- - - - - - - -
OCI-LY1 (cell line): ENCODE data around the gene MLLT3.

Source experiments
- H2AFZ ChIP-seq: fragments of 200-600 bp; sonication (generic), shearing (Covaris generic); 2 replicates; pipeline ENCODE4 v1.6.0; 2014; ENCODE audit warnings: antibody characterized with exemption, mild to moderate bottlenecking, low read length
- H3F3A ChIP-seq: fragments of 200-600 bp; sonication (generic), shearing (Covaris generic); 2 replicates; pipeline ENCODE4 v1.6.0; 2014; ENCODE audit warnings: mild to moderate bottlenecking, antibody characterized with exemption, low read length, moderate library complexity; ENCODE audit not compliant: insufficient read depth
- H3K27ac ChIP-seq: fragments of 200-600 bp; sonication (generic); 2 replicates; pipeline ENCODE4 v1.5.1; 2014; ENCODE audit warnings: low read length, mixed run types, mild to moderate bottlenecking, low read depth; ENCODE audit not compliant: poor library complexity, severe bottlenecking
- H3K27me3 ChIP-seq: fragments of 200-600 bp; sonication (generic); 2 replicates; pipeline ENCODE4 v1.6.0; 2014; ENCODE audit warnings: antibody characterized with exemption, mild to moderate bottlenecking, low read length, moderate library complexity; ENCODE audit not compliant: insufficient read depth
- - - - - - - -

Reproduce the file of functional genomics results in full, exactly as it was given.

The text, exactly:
OCI-LY1 (cell line): ENCODE data around the gene MLLT3.

Source experiments
- H2AFZ ChIP-seq: fragments of 200-600 bp; sonication (generic), shearing (Covaris generic); 2 replicates; pipeline ENCODE4 v1.6.0; 2014; ENCODE audit warnings: antibody characterized with exemption, mild to moderate bottlenecking, low read length
- H3F3A ChIP-seq: fragments of 200-600 bp; sonication (generic), shearing (Covaris generic); 2 replicates; pipeline ENCODE4 v1.6.0; 2014; ENCODE audit warnings: mild to moderate bottlenecking, antibody characterized with exemption, low read length, moderate library complexity; ENCODE audit not compliant: insufficient read depth
- H3K27ac ChIP-seq: fragments of 200-600 bp; sonication (generic); 2 replicates; pipeline ENCODE4 v1.5.1; 2014; ENCODE audit warnings: low read length, mixed run types, mild to moderate bottlenecking, low read depth; ENCODE audit not compliant: poor library complexity, severe bottlenecking
- H3K27me3 ChIP-seq: fragments of 200-600 bp; sonication (generic); 2 replicates; pipeline ENCODE4 v1.6.0; 2014; ENCODE audit warnings: antibody characterized with exemption, mild to moderate bottlenecking, low read length, moderate library complexity; ENCODE audit not compliant: insufficient read depth